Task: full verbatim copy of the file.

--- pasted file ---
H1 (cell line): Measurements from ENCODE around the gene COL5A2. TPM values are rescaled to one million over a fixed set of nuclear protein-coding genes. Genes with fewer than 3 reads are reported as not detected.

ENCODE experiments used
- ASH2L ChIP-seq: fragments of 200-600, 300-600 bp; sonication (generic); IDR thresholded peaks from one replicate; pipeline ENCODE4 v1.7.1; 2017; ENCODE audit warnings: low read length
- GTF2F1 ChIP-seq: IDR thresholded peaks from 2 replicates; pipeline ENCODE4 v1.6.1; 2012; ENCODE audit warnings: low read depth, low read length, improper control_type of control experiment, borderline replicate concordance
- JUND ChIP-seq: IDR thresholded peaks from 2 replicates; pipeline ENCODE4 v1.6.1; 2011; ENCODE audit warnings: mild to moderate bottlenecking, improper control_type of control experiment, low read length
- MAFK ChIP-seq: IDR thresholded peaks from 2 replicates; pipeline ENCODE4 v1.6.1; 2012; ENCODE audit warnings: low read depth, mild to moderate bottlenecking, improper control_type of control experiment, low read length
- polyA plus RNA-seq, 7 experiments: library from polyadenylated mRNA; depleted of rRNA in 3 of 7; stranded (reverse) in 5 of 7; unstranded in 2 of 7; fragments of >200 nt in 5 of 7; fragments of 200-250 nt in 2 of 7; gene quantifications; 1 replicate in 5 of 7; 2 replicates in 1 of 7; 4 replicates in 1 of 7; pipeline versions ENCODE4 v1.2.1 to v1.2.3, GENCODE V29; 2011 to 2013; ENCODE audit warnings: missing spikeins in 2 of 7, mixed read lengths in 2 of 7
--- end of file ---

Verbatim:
H1 (cell line): Measurements from ENCODE around the gene COL5A2. TPM values are rescaled to one million over a fixed set of nuclear protein-coding genes. Genes with fewer than 3 reads are reported as not detected.

ENCODE experiments used
- ASH2L ChIP-seq: fragments of 200-600, 300-600 bp; sonication (generic); IDR thresholded peaks from one replicate; pipeline ENCODE4 v1.7.1; 2017; ENCODE audit warnings: low read length
- GTF2F1 ChIP-seq: IDR thresholded peaks from 2 replicates; pipeline ENCODE4 v1.6.1; 2012; ENCODE audit warnings: low read depth, low read length, improper control_type of control experiment, borderline replicate concordance
- JUND ChIP-seq: IDR thresholded peaks from 2 replicates; pipeline ENCODE4 v1.6.1; 2011; ENCODE audit warnings: mild to moderate bottlenecking, improper control_type of control experiment, low read length
- MAFK ChIP-seq: IDR thresholded peaks from 2 replicates; pipeline ENCODE4 v1.6.1; 2012; ENCODE audit warnings: low read depth, mild to moderate bottlenecking, improper control_type of control experiment, low read length
- polyA plus RNA-seq, 7 experiments: library from polyadenylated mRNA; depleted of rRNA in 3 of 7; stranded (reverse) in 5 of 7; unstranded in 2 of 7; fragments of >200 nt in 5 of 7; fragments of 200-250 nt in 2 of 7; gene quantifications; 1 replicate in 5 of 7; 2 replicates in 1 of 7; 4 replicates in 1 of 7; pipeline versions ENCODE4 v1.2.1 to v1.2.3, GENCODE V29; 2011 to 2013; ENCODE audit warnings: missing spikeins in 2 of 7, mixed read lengths in 2 of 7